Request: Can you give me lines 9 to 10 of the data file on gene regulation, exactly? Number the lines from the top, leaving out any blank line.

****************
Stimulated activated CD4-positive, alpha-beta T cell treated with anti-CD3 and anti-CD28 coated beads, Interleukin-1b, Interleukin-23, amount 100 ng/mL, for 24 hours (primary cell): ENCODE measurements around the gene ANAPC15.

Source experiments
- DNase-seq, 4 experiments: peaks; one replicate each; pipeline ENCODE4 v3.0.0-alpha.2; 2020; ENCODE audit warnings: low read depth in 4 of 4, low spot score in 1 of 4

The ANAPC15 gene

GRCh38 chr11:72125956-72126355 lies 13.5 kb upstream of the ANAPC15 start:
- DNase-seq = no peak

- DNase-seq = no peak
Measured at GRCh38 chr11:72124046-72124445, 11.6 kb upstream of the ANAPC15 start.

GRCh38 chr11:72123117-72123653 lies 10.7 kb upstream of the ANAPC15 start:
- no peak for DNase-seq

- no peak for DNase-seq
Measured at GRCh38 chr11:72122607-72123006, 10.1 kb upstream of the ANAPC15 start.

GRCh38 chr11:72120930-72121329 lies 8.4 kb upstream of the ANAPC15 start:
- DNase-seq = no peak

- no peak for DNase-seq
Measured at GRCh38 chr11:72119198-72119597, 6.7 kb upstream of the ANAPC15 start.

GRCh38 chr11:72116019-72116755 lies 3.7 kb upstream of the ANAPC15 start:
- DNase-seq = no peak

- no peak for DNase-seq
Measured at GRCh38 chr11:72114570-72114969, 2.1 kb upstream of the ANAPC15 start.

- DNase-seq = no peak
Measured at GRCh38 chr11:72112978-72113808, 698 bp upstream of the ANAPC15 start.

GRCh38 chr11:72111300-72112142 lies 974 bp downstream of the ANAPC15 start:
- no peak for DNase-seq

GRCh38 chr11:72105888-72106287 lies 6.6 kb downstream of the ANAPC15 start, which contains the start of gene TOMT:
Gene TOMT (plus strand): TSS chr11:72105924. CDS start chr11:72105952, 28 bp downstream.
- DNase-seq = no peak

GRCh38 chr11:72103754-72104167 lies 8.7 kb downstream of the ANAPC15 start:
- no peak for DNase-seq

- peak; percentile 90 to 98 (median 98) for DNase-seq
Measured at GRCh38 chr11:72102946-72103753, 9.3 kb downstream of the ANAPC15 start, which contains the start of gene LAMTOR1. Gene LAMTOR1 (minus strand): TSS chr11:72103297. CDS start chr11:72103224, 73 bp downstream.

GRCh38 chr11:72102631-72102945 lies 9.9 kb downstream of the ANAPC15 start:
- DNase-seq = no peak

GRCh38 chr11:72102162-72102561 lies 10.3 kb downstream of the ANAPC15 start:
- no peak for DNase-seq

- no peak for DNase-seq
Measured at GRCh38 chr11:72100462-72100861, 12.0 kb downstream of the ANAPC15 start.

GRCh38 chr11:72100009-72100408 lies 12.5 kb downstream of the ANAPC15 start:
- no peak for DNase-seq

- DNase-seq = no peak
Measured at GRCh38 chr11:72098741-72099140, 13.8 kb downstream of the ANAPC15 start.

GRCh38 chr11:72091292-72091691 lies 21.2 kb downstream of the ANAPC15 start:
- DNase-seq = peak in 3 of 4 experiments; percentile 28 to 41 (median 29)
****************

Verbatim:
GRCh38 chr11:72123117-72123653 lies 10.7 kb upstream of the ANAPC15 start:
- no peak for DNase-seq